The explosion in online shopping in the last decade has provided endless opportunities for "porch pirates" and stoop-surfers to make off with packages while homeowners are away or unaware. Some are caught on home video and shared on social media, but most escape undetected.
In one New Jersey city, law enforcement are now watching.
Jersey City, across the Hudson River from New York, is teaming up with the nation's largest online retailer to try and thwart some of the holiday season's most unwelcome visitors.
Police have partnered with Amazon to install doorbell cameras and plant dummy boxes at homes around the city to catch thieves in the act or as they make their getaway. The company provided the equipment to the city free of charge.
And it didn't take long for the first theft to occur.
"We had a box out on the street for three minutes before it was taken," said Capt. James Crecco, who is overseeing the initiative. "We thought it was a mistake at first."
The box was equipped with a GPS locator, and police were able to apprehend a suspect Tuesday, Crecco said.
Exact figures on porch thefts are hard to come by. A company commissioned by comparison-shopping service insuranceQuotes.com surveyed 1,000 people and extrapolated that 26 million Americans have had a holiday package stolen from their home. That would be nearly one in 12 Americans.
Neither UPS nor FedEx provided figures on how many packages are reported stolen or missing.
"We absolutely report them to local law enforcement when we hear of them, and we encourage our customers to do the same," UPS spokesman Glenn Zaccara said.
Jersey City Police Chief Michael Kelly told The Associated Press the locations for cameras and boxes were selected using the city's own crime statistics plus mapping of theft locations provided by Amazon. The company didn't provide any identifying information about customers.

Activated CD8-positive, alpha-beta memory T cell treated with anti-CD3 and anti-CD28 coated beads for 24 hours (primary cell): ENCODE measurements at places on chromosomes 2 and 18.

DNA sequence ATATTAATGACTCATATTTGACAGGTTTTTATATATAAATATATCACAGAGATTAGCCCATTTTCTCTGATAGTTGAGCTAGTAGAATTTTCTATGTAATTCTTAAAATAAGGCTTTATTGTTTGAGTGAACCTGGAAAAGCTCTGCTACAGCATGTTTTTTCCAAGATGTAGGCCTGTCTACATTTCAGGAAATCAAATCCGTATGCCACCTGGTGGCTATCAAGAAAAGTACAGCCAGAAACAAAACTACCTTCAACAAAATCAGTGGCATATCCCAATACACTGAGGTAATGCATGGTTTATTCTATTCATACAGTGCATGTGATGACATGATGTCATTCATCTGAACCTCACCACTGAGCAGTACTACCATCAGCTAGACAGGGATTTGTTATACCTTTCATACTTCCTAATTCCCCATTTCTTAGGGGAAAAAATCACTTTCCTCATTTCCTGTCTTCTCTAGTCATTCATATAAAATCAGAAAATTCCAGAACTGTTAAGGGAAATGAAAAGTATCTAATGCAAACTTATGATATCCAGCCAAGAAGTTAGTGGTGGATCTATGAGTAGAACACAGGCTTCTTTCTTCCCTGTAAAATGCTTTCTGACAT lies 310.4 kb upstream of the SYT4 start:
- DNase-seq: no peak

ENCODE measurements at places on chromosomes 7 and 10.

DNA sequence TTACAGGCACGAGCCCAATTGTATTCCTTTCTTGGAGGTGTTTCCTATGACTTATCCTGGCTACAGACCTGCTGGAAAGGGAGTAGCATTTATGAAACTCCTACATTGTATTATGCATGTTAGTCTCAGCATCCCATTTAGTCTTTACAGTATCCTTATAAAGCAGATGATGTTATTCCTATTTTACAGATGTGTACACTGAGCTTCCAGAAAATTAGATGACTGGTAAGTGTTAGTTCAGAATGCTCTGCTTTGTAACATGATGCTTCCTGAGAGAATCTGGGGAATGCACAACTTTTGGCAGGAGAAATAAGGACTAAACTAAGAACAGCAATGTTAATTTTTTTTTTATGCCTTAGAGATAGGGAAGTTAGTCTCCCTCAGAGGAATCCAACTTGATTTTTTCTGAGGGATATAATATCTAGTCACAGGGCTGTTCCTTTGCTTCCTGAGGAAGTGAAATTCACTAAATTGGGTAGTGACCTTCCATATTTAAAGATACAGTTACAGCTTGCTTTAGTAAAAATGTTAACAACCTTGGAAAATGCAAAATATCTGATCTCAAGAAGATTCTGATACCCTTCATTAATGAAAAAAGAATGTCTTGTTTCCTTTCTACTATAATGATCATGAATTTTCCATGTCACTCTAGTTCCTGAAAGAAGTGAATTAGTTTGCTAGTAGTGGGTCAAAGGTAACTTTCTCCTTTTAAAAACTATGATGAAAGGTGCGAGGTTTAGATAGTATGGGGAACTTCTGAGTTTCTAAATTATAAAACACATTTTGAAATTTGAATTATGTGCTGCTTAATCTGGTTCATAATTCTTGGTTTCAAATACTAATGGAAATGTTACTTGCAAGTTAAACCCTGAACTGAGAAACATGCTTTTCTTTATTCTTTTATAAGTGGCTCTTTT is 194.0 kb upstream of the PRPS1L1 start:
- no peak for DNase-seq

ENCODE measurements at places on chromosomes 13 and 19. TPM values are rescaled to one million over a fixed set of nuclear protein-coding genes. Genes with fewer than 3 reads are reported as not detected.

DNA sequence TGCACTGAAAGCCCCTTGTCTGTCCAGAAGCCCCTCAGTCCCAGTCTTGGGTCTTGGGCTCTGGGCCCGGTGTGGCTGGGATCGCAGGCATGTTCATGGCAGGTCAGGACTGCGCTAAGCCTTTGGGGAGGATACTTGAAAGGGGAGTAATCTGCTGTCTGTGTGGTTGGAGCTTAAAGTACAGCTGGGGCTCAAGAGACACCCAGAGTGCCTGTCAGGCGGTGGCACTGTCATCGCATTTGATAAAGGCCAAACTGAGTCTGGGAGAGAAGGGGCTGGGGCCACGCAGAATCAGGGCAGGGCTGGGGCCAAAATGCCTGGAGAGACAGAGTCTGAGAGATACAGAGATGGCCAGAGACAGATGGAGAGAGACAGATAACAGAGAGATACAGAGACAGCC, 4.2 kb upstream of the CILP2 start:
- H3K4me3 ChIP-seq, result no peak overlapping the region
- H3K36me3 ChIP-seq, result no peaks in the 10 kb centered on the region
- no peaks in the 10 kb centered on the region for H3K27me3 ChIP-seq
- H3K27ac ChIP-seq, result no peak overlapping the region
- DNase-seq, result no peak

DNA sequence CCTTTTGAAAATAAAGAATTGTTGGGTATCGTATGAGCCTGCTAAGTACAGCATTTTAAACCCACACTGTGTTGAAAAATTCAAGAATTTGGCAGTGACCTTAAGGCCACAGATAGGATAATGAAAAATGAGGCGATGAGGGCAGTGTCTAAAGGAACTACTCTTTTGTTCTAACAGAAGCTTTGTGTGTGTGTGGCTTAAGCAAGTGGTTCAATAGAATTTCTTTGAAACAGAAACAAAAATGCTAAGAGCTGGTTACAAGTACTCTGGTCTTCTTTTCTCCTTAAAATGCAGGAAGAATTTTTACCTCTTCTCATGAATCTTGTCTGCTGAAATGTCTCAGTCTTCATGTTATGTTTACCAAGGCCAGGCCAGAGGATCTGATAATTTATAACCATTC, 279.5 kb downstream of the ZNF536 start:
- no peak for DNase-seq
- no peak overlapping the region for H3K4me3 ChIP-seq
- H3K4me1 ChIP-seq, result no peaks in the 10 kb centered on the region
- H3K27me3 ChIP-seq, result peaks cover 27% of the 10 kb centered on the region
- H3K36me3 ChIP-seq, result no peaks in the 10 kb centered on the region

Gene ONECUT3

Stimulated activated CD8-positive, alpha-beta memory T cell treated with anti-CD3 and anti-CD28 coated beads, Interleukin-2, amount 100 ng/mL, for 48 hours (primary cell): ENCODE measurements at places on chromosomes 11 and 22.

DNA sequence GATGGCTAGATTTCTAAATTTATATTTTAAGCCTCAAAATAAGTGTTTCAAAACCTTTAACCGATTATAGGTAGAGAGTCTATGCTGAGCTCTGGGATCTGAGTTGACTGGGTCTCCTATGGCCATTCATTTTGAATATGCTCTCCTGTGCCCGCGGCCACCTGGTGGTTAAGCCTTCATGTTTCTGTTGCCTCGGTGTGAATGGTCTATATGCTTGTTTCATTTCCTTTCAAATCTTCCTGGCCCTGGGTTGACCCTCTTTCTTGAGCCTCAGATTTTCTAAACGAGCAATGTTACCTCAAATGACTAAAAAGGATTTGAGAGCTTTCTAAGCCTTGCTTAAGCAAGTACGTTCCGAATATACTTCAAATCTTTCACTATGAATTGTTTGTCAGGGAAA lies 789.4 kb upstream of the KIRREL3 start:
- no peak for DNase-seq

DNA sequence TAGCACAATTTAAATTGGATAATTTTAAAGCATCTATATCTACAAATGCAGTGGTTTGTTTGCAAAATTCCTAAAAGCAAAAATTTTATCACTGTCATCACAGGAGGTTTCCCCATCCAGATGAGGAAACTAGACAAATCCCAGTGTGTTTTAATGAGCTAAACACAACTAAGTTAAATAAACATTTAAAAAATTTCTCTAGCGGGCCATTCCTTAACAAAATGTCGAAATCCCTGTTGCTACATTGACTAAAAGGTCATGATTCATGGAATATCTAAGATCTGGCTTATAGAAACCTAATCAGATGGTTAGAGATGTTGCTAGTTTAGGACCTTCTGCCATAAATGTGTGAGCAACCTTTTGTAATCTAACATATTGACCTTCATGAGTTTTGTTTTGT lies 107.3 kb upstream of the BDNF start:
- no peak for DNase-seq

"Most of the package thefts we've made arrests on revolve around CCTV or private surveillance cameras that give us a still image," Kelly said. "With the bait packages, some will be under video surveillance, and some will have GPS."
No homeowner is immune. Crecco's own mother was a victim of a package theft, he said. So was Mayor Steven Fulop, according to Fulop's spokeswoman.
Members of the police department who live in the city volunteered to have the cameras and boxes placed at their homes.
Kelly said the program has undergone a legal review and has been approved by a municipal prosecutor. He said the city is hoping to expand the program with assistance from Amazon.
The delivery companies provide services that could offer some protection against porch thefts, although some require picking up the package at a company store, which defeats the purpose of an at-home delivery.
To avoid parcels being left outside during extended absences, the post office has long allowed customers to set up hold-mail requests.
UPS and FedEx let customers sign up for alerts about deliveries and give them the chance to reschedule or change the drop-off address even for deliveries already on their way. They let customers leave detailed instructions for drivers about where around the house to leave a package.
The delivery companies will also let customers pick up packages at other businesses. FedEx, for example, uses some Albertsons and Kroger grocery stores and Walgreens drugstores.
— Have packages delivered to a workplace or a friend who is home during the day.
— Ask if a signature can be required for the package to be dropped off, particularly if it's an expensive item.
— There are services that use a locked storage box bolted to the customer's porch; delivery drivers can unlock them by entering a code on a keypad.
Associated Press Writer David Koenig in Dallas contributed to this story.